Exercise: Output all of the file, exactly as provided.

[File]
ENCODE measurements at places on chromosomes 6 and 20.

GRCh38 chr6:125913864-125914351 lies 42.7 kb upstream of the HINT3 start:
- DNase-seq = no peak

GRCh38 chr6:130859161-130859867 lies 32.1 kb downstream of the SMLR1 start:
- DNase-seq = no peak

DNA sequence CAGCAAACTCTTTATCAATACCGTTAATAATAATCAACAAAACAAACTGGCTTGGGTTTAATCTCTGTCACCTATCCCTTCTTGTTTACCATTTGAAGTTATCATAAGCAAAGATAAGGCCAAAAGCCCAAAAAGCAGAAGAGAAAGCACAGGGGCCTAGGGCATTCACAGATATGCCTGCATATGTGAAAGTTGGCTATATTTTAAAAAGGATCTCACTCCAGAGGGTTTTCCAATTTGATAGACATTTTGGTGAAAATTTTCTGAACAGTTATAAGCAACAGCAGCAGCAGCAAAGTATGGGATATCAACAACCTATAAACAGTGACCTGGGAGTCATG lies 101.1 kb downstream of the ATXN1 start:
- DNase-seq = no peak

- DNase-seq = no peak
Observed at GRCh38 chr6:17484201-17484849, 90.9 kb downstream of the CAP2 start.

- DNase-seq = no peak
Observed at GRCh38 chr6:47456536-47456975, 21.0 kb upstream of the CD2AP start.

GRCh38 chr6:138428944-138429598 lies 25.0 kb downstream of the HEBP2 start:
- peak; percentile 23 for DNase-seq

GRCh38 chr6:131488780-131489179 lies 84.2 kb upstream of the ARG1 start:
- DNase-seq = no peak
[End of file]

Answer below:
ENCODE measurements at places on chromosomes 6 and 20.

GRCh38 chr6:125913864-125914351 lies 42.7 kb upstream of the HINT3 start:
- DNase-seq = no peak

GRCh38 chr6:130859161-130859867 lies 32.1 kb downstream of the SMLR1 start:
- DNase-seq = no peak

DNA sequence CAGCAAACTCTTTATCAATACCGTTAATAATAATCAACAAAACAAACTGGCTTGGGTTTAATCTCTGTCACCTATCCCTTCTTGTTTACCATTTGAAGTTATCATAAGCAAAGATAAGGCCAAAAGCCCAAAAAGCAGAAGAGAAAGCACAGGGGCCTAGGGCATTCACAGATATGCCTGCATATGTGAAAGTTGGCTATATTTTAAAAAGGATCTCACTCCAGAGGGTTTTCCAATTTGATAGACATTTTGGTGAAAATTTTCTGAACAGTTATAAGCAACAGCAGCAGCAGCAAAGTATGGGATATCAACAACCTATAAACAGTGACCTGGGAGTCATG lies 101.1 kb downstream of the ATXN1 start:
- DNase-seq = no peak

- DNase-seq = no peak
Observed at GRCh38 chr6:17484201-17484849, 90.9 kb downstream of the CAP2 start.

- DNase-seq = no peak
Observed at GRCh38 chr6:47456536-47456975, 21.0 kb upstream of the CD2AP start.

GRCh38 chr6:138428944-138429598 lies 25.0 kb downstream of the HEBP2 start:
- peak; percentile 23 for DNase-seq

GRCh38 chr6:131488780-131489179 lies 84.2 kb upstream of the ARG1 start:
- DNase-seq = no peak